Imazighen / ⵉⵎⴰⵣⵉⵗⴻⵏ
Berber flag.svg
The Berber ethnic flag
Total population
20–30 million[1][2][3] – 50 million[4]
Regions with significant populations
 Moroccofrom ≈ 14 million[2] to ≈ 20 million[5][6][7]
 Algeriafrom 9[2] to ≈ 13 million[7][8]
 Tunisia110,000[9] or >9,589,652[4]
 Francemore than 2 million[10]
 Mauritania2,883,000 (2,768,000[11] & 115,000[12])
 Belgium500,000(Including descendants)[15]
 Netherlands367,455(Including descendants)[16]
 Burkina Faso50,000[17]
 Egypt34,000[18] or 1,826,580[4]
 Canada37,060 (Including those of mixed ancestry)[19]
 United States1,327[21]
Berber languages (Tamazight), traditionally written with Tifinagh alphabet, also Berber Latin alphabet;
Maghrebi Arabic dialects (among Arabized Berbers)
Predominantly Sunni Islam.
Small minorities adhere to other Islamic denominations (Shia, Ibadi), Christianity (chiefly Protestantism),[22][23] Judaism, and traditional faith
Related ethnic groups
other Afro-Asiatic peoples[24][25][26][27][28][29][30]

Berbers, or Amazighs (Berber languages: ⵉⵎⴰⵣⵉⵗⴻⵏ, Imaziɣen; singular: ⴰⵎⴰⵣⵉⵗ, Amaziɣ), are an ethnic group indigenous to North Africa, primarily inhabiting Algeria, northern Mali, Mauritania, Morocco, northern Niger, Tunisia, Libya and a part of western Egypt.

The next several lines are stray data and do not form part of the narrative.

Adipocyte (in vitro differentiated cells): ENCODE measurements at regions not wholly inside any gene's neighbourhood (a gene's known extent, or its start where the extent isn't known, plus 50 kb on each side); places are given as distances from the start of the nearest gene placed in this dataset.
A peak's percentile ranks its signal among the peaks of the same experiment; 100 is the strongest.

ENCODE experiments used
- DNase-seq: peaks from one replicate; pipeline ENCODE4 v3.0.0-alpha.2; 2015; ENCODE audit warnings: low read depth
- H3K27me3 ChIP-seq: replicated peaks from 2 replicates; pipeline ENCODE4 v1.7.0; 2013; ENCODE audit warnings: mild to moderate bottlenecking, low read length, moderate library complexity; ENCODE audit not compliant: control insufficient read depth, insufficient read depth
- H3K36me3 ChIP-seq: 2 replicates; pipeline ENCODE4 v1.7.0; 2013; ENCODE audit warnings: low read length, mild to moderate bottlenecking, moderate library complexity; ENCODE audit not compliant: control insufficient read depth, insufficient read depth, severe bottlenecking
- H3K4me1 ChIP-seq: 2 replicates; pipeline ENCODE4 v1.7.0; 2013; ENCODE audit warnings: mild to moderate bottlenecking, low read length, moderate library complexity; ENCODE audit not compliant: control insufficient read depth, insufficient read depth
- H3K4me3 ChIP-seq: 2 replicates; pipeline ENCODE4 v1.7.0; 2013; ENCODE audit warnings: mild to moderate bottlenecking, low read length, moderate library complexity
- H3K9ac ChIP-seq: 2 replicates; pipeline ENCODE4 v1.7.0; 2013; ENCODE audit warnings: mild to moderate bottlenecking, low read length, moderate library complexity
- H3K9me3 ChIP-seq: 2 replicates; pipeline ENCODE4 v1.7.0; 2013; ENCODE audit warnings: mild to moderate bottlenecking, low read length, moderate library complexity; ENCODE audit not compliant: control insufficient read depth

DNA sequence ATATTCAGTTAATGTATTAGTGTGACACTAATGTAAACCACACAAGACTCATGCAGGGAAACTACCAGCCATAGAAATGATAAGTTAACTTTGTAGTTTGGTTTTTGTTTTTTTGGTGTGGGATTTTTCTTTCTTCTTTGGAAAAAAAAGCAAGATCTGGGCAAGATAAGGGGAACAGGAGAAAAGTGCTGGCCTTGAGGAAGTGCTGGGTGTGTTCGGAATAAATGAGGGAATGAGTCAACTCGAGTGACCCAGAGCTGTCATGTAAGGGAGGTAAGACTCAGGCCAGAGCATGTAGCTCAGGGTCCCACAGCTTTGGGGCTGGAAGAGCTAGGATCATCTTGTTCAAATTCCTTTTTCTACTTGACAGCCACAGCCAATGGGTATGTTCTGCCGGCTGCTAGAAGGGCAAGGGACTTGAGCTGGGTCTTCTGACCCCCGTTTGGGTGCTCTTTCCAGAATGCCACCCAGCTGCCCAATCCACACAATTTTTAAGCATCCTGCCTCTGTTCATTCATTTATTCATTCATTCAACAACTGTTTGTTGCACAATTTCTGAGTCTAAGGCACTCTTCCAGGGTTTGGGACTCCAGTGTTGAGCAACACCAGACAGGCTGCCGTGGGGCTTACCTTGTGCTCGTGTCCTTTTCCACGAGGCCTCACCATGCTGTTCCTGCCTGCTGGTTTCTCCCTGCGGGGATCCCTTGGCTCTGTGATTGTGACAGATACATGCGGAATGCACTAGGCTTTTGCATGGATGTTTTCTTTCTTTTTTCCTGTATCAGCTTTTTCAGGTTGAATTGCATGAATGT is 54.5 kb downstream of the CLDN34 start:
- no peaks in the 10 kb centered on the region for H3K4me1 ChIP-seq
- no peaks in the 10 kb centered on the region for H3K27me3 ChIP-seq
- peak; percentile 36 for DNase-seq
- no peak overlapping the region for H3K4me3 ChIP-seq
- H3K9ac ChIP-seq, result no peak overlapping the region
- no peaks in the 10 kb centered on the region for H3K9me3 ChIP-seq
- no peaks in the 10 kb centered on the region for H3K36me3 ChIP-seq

Berbers are distributed in an area stretching from the Atlantic Ocean to the Siwa Oasis in Egypt and from the Mediterranean Sea to the Niger River in West Africa. Historically, they spoke Berber languages, which together form the Berber branch of the Afroasiatic family. Since the Muslim conquest of North Africa in the 7th century, a large number of Berbers inhabiting the Maghreb (Tamazgha) have in varying degrees used a lingua franca, which in most cases is a Maghrebi Arabic dialect. After the colonization of North Africa by France, "the French government succeeded in integrating the French language in Algeria by making French the official national language and requiring all education to take place in French."[31] Foreign languages, mainly French and to some degree Spanish, inherited from former European colonial powers, are used by most educated Berbers in Algeria and Morocco in some formal contexts, such as higher education or business.